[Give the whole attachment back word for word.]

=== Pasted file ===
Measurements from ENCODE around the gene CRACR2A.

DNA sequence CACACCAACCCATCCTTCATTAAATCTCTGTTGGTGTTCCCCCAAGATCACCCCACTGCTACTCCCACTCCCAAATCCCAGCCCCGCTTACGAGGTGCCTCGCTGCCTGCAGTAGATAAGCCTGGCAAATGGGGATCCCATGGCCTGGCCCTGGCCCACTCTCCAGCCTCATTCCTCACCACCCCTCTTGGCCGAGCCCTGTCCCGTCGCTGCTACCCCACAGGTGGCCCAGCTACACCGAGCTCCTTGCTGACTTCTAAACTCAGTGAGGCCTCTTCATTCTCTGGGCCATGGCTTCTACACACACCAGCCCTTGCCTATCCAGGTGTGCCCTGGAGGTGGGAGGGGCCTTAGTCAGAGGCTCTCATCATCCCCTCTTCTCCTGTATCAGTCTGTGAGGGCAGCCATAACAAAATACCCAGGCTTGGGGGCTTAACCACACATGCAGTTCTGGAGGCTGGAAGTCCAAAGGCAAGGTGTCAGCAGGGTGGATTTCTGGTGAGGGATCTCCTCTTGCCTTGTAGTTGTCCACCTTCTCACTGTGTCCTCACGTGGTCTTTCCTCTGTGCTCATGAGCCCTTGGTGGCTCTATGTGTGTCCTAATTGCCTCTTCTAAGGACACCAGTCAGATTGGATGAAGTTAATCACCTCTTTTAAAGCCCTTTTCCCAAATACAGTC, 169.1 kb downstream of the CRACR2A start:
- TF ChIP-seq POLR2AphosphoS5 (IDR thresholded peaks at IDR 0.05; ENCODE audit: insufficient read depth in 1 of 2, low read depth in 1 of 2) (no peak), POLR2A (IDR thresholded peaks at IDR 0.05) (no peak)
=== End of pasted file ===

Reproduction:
Measurements from ENCODE around the gene CRACR2A.

DNA sequence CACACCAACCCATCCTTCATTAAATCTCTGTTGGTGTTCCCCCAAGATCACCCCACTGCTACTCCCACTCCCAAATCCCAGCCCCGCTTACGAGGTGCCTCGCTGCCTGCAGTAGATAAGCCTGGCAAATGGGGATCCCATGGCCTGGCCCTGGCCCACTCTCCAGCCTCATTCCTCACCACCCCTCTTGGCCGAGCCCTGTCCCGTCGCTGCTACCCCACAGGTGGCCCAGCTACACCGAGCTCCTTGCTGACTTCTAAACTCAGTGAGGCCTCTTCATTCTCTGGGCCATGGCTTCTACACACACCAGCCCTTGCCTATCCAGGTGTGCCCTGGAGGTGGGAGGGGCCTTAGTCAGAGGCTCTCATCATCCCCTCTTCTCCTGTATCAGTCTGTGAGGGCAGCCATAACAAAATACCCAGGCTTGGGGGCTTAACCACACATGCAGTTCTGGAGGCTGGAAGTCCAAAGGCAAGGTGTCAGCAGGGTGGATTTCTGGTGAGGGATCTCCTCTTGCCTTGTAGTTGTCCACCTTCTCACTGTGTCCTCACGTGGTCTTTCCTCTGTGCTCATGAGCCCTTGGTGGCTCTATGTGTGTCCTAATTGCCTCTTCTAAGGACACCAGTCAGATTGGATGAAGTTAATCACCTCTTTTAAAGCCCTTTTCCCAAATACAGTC, 169.1 kb downstream of the CRACR2A start:
- TF ChIP-seq POLR2AphosphoS5 (IDR thresholded peaks at IDR 0.05; ENCODE audit: insufficient read depth in 1 of 2, low read depth in 1 of 2) (no peak), POLR2A (IDR thresholded peaks at IDR 0.05) (no peak)